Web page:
Read more: Can a group of Florida high school students change America's cycle of gun violence?  

Back in the office in Denver, participants are instructed to lock themselves in a room and use furniture to block the doors. Filing cabinets, desks or a copy machine buy precious time. If all else fails, the next step is to be prepared to fight an active shooter with all possible means: By throwing staplers or books at the shooter when he enters the room and trying to overwhelm him or her with self-defense moves. The idea is that shooters do not generally expect resistance.

"They expect people screaming and general chaos," Deedon tells the women. "That's what gives them that feeling of power. When you attack, there'll be an element of surprise for you to knock the weapon out of their hands, thus limiting the amount of time the shooter can spend killing people before the police arrive."

Danielle Bell practices attacking a coach during a course to learn how to behave if threatened by a shooter, in Denver, Colorado

Danielle Bell practices attacking a coach with as much agggression and power as she can

A huge responsibility to take on

Just a few miles from the office building, a shooting range called Bristlecone offers similar courses. In addition to training, the employees have to obtain a license to carry a concealed firearm. Racks of AR-15s line the walls and hand guns are displayed in glass casings on the counters. Against the backdrop of dull bangs emanating from behind the soundproof windows where customers are practising their shooting skills, owner Jacquelyn Clark explains why she believes the element of "fight" in the "run, hide, fight" concept can also be done with a firearm.

"I understand the argument of 'more guns bring more shootings.' But think about it: Almost all mass shootings happened in a place where you are not allowed to bring firearms. A concert in Las Vegas, a nightclub in Miami, Columbine High School."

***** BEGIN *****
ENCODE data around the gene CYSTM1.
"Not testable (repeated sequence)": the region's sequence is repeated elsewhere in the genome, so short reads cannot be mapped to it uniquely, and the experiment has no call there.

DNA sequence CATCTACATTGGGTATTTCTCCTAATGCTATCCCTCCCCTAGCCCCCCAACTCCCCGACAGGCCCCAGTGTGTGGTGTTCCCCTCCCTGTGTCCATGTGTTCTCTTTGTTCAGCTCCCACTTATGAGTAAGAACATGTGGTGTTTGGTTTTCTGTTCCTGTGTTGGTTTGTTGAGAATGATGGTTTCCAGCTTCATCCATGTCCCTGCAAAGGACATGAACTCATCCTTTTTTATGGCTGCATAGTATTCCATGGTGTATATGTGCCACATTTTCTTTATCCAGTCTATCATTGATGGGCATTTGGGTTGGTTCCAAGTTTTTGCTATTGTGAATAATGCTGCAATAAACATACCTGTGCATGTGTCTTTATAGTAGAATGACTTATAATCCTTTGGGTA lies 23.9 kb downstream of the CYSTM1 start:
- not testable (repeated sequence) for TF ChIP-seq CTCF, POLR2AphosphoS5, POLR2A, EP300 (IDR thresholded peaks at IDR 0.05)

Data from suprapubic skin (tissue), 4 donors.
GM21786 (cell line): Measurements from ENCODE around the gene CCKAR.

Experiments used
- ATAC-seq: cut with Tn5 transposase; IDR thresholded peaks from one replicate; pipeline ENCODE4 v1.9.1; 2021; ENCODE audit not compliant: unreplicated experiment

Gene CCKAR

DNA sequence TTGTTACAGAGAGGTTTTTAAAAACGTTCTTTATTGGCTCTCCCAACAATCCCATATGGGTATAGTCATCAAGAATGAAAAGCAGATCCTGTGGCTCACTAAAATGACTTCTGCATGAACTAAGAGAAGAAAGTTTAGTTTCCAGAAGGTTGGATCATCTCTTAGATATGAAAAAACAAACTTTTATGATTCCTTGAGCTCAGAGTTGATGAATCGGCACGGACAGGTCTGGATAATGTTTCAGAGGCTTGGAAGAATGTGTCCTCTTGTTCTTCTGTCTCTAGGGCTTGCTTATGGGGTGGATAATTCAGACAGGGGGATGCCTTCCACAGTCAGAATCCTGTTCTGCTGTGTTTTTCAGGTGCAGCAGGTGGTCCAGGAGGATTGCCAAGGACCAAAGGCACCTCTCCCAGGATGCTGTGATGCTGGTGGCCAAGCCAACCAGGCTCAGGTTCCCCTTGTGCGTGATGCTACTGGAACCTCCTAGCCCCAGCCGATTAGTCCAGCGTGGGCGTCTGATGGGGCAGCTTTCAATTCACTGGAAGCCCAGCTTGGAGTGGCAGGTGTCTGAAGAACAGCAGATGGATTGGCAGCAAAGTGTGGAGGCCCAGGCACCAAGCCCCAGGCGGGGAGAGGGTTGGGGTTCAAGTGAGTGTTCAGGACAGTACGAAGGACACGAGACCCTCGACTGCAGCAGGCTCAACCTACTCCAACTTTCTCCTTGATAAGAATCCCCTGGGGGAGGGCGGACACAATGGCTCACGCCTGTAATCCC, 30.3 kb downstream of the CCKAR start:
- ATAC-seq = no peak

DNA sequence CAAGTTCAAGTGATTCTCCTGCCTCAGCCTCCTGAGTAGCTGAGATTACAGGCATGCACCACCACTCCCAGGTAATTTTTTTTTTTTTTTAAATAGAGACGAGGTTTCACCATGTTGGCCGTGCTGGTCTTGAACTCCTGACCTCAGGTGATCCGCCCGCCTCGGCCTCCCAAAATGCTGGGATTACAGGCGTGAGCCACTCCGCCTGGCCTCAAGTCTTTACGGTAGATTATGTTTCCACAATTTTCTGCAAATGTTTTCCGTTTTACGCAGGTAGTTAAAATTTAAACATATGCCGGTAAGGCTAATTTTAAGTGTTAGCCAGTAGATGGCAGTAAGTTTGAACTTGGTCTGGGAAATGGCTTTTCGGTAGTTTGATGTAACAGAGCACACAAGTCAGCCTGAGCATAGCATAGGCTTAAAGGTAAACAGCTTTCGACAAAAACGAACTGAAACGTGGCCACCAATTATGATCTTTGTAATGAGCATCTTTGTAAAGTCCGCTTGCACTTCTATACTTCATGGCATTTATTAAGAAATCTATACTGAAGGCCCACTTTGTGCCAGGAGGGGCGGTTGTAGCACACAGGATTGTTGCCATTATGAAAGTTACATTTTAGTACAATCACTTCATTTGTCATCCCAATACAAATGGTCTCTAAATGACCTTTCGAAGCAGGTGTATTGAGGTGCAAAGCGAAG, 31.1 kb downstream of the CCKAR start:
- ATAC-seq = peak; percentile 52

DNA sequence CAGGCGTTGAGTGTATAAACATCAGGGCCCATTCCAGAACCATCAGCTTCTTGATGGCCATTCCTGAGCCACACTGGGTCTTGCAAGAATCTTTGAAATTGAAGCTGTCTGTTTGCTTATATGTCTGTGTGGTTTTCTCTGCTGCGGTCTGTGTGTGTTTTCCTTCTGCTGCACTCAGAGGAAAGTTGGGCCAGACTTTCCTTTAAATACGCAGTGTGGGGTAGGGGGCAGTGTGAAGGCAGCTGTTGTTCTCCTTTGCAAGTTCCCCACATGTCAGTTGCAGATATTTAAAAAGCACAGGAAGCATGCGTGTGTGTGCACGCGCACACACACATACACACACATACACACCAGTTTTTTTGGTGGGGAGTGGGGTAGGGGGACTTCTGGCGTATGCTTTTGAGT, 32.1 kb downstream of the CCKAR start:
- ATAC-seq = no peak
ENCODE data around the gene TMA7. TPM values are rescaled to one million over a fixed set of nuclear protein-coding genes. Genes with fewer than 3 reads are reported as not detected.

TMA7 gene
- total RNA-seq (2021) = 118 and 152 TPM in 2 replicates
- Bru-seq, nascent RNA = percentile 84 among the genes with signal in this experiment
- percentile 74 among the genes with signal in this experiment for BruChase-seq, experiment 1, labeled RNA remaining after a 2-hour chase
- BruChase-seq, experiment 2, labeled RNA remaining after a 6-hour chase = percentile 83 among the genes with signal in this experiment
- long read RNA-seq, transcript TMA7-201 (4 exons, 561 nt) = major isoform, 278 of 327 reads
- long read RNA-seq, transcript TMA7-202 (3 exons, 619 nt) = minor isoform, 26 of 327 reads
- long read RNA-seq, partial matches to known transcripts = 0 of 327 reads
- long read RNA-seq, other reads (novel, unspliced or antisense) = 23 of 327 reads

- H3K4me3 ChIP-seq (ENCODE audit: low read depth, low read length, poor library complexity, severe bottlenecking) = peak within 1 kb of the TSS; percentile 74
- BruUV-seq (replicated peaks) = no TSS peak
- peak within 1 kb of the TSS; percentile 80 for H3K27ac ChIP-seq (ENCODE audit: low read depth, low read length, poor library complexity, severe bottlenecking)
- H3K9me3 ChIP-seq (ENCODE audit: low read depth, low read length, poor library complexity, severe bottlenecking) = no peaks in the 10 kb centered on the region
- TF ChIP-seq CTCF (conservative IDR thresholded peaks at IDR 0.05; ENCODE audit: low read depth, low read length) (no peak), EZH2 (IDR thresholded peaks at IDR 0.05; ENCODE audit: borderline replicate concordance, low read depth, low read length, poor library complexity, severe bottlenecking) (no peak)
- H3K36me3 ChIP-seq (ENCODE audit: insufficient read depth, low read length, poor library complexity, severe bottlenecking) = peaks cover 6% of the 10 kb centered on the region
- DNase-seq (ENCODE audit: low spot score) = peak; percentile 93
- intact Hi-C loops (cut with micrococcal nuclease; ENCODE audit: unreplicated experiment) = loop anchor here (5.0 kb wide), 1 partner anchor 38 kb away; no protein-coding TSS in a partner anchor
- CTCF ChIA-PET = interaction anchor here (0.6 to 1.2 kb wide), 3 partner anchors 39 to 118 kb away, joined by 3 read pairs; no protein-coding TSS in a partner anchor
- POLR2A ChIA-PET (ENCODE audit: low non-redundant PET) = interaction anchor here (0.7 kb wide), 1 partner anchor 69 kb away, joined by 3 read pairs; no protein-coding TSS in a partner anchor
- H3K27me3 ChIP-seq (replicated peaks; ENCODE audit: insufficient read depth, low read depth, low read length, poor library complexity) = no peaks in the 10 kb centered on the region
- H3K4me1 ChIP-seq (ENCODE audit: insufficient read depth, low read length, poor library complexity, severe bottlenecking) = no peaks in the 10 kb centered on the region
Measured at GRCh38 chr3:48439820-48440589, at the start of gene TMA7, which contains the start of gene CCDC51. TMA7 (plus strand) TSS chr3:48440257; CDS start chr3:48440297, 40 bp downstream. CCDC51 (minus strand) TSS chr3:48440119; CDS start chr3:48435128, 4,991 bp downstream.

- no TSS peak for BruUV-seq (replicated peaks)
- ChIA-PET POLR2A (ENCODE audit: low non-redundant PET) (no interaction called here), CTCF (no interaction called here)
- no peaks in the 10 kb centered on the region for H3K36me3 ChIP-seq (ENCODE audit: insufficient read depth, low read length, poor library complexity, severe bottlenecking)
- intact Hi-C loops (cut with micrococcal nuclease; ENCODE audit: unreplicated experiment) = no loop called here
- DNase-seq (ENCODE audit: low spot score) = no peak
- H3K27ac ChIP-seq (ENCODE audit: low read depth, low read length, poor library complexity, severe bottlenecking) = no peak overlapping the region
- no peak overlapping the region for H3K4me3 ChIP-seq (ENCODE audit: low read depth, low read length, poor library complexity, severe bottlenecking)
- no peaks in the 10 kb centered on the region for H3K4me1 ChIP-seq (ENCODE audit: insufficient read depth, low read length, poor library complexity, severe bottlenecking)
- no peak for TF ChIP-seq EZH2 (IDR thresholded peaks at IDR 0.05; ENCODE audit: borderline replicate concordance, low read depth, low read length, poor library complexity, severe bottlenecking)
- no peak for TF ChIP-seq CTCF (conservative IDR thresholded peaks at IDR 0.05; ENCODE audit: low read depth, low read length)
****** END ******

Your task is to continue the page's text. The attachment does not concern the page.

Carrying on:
With guidance from trainer Joe Deedon, Antoinette Garcia manages to take down the shooter during a course to learn how to behave if threatened by a shooter, in Denver, Colorado

With guidance from trainer Joe Deedon, Antoinette Garcia manages to take down the shooter

Many Americans don't believe that stricter gun-control measures will prevent further shootings. Part of their reasoning is that gun control will ensure that only the bad people have guns.

Read more: NRA sues Florida over new gun control law enacted after school shooting

But Clark says she's had customers who signed up for her concealed-weapons training and ultimately decided against always carrying a firearm, because they realized that they could become a target themselves — not just for the active shooter, who will try to shoot them first, but also for the police who might mistake them for a potential perpertrator. And even assuming that they manage to get a shot off before the shooter opens fire, they could miss and hurt someone else.

"That's a lot of responsibility to take on," says Clark.